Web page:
Basic Rule #7: Be Creative!

How to Invent Your Own Amazing Cookie Recipe [Step by Step]

Additions bear little consequence on the final product as they don’t react necessarily to the ingredients as a whole.

  • Chocolate
  • Raisins
  • Fruit
  • Nuts
  • Candies
  • Sprinkles
  • Marshmallows
  • Extracts
  • Spices

Throw them in!

And that is how it’s done: How to Invent Your Own Cookie Recipe!

peanut butter squares school recipe

My Favorite Cookie Pans on Amazon

Nordicware is my favorite brand for cookware! It cooks so evenly and the pans are nice and thick so you don’t have to worry about burning on the bottom.

I am an Amazon affiliate and Amazon sometimes pays me an incredibly small stipend from the sale of these items, and it does not cost you anything to click on them!

And I love silicone baking mats. They make baking cookies so easy!

Lemon Glazed Cookies

Invent Your Own Cookie Recipe

If you invent your own new amazing cookie recipe, tag @Fahrenheit350sweets on Instagram so I can see it! And I’d love it if you left a review and a comment below! 

Cookie Recipes to Bake at Fahrenheit 350°!


It's Sweet to Share!


  1. You rock! Thanks for the tips. I especially love the tip about the binding ingredient and knowing I don't have to use eggs- my daughter is allergic to eggs so now I can substitute ingredients for her! Thanks!

  2. I think Mrs Fields was really just afraid of the composition!
    I know I submitted an original recipe to the Quaker oats contest and never heard a word and now that recipe is on the boxes of oats hmmmm! Oh well

  3. THANK YOU!!! Where did you find this info? And how can I learn how to make my own cake recipe? That is what I have wanted to know since I started baking. Please help!

  4. Great lesson in cookie-making! You make it sound so simple- I know it isn't. So much of it is creative- I'm not so great at that. I can alter recipes but make a new one from scratch? I don't know. You've given me courage to at least try!

  5. That is array of the most delicious looking cookies I have ever seen. I am now in serious need of some warm, chewy cookie goodness. I hope that the apple crisp I am making for dinner will hit the spot.

  6. Hey there! This is great information! I've been thinking about how one would attempt such a thing, and it seemed impossible, but now not so much. I didn't realize that it was so simple really to start with a fat, a sugar and flour. Really cool! You've got yourself a follower!

    Thanks for stopping by and for you comment on Frugal tips Friday:)

  7. Great tips! For rule 7 # creative – it can be a little daunting trying to think of what flavors to include. I'd say keep the number of flavor combinations to a minium 2-3 but make sure they play off each other. E.g.

    Banana and Walnuts, Blackberry and Chocolate, Honey and Apricot etc.

    Try using google to search for an ingredient you'd definately like to use and see what other ingredients appear in the recipe titles for ideas. E.g. Coconut and Banana.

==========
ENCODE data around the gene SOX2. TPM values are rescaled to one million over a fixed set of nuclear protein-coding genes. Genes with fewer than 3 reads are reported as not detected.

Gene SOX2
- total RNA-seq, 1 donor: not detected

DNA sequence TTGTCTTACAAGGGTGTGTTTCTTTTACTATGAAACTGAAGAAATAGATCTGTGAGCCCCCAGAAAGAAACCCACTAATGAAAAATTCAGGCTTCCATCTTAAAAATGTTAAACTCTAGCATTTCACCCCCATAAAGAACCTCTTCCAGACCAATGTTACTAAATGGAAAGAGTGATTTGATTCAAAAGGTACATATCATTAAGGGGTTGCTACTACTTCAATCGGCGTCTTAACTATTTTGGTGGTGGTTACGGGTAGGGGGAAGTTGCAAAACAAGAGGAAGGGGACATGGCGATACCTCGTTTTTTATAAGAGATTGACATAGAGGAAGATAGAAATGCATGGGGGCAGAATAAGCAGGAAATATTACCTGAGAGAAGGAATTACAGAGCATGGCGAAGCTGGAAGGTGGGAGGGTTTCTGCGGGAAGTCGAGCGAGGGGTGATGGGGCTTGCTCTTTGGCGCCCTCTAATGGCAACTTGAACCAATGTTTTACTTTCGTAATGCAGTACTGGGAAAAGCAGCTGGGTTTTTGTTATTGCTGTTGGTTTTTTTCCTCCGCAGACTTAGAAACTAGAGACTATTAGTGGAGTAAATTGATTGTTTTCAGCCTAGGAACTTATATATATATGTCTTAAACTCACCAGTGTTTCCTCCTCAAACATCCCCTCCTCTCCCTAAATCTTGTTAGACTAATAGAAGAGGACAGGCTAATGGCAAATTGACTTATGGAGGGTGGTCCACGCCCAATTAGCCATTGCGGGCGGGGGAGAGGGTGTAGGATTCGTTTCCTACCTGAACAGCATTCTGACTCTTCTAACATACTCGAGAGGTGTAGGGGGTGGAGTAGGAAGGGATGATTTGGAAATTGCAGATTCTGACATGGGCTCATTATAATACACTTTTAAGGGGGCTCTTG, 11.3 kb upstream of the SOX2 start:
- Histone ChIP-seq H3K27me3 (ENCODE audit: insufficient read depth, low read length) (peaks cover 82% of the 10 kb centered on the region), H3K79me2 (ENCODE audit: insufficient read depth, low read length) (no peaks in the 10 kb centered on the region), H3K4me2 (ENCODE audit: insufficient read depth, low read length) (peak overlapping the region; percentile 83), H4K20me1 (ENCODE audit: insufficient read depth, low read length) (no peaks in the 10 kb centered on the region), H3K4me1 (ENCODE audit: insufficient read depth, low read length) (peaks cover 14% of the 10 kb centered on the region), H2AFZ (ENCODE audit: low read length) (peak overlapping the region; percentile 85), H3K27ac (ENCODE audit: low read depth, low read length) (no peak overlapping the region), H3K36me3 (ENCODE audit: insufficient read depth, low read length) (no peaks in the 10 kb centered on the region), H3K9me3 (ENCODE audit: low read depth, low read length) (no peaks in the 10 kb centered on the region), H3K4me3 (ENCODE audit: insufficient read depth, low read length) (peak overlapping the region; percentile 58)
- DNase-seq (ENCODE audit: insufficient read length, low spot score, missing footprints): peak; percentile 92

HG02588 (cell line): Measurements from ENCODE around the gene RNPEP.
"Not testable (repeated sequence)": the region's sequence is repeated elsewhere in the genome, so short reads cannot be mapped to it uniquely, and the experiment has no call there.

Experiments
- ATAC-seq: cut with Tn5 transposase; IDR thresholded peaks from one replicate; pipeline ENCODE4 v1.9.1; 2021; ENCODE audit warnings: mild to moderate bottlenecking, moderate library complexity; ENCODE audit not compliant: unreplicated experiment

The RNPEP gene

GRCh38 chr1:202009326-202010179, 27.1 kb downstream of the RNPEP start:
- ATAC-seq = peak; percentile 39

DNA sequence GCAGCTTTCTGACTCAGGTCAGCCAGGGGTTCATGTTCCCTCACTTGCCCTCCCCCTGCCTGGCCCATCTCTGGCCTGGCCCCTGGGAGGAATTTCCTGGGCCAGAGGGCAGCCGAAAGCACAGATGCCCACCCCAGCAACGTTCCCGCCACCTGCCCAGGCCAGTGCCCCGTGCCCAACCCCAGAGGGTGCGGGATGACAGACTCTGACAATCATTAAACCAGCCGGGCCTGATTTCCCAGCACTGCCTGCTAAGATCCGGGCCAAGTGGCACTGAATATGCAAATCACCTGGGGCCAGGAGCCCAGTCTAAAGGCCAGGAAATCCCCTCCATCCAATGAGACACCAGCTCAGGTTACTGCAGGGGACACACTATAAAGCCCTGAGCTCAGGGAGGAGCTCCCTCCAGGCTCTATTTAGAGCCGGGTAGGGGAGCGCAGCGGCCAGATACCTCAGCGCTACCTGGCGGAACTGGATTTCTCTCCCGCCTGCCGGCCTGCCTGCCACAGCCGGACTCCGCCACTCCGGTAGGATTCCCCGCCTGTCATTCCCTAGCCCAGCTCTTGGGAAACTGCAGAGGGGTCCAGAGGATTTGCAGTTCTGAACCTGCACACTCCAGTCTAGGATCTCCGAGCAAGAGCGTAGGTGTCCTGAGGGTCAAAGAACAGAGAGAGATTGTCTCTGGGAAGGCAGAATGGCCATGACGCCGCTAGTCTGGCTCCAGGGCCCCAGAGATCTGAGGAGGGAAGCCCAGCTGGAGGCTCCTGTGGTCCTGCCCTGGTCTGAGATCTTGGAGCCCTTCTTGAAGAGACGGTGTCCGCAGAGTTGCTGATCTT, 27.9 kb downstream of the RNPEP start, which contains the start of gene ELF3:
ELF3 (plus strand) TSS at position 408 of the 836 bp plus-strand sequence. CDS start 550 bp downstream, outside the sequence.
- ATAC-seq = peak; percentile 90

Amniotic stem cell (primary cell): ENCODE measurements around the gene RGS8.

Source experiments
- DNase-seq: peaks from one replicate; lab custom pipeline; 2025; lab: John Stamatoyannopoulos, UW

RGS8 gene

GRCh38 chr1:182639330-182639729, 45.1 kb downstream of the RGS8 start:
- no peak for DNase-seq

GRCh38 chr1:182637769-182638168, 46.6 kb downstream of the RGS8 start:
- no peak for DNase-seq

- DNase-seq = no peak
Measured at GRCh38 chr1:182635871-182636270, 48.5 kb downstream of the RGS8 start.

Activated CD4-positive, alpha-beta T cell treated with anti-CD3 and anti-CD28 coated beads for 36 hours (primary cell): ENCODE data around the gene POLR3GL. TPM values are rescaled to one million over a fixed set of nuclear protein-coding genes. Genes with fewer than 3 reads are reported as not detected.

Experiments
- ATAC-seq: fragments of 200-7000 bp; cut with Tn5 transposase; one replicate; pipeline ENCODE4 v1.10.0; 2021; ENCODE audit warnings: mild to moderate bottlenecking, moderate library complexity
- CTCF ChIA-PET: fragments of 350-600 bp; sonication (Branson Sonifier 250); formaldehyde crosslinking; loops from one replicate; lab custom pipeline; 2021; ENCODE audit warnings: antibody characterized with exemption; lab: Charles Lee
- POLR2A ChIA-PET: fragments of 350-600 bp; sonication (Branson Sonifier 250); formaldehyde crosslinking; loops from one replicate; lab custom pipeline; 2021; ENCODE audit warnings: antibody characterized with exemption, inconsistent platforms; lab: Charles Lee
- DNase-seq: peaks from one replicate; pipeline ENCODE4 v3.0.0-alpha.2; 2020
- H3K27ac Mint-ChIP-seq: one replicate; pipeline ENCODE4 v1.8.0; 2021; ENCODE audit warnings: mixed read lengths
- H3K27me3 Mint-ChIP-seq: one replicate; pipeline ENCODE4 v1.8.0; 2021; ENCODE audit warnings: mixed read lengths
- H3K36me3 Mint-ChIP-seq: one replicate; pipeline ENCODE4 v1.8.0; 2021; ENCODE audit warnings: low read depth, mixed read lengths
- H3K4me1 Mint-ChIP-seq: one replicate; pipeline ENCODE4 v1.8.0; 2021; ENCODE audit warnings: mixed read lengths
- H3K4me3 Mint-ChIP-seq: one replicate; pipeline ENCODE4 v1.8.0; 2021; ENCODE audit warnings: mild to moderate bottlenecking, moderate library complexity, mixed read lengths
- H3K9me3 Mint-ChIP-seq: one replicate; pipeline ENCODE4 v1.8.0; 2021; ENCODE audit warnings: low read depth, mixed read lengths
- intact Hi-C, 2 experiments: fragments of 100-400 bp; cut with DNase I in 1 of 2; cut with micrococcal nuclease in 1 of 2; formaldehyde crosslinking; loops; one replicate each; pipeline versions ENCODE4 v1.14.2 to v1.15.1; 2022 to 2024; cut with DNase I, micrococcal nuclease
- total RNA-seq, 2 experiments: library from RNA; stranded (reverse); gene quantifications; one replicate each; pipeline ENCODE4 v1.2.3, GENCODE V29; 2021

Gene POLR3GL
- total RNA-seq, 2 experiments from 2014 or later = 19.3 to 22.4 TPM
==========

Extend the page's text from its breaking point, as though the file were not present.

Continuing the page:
You can also checkout our (free) online flavor thesaurus to find great matches to all your favourite ingredients at

  8. Wow! This was soo helpful! Thank you so much. I will definitely tell you how it went after I made them. If they turn out good you can look for them on my blog:
    Thanks again, Maddie

  9. This is just the confidence boost that I needed! Great information! I even posted it on Facebook for others who need help like me 🙂 Thank you!!!

  10. Thank you so much for this information! I've been baking since I was little with my mom, but never knew why or how all of the ingredients came together the way they did. I've always wanted to create my own cookie recipe,but had no idea how to start. This is very helpful. Do you have any information on general baking? I also like to make cakes, do the same rules apply for cake making? Thank you again!

  11. Thanks for your interest, Marisa! You can choose either/or. Just be consistent and use the same method for every ingredient. You can't use volume for some ingredients and weight for others. Can't wait to hear what recipes you come up with!

  12. Wonderful! Thank you for this valuable information. I am a good baker, but can only follow receipies. Now I want to branch out to competitions, and I really will put this info to good use. Good for you for sharing this, and wish me luck! 🙂

  13. Thank you!

    This helped me a lot I am trying to make some for the first time. I have a friend allergic to sugar, flour and eggs. So I used banana, oil, honey, oats and cashews. they are in the oven I hope they turn out.

  14. Hi! I want the base of my cookie to be chocolate, so should I use cocoa powder in addition to these steps, or should I substitute one of the ingredients? Thanks so much!

  15. Cocoa powder is used as both a type of flour, and an extra flavor. Reduce the flour by a little, but generally it's just going to be something you add it. Follow the rule for adding flour to ensure your dough is just slightly tacky. Have fun with it!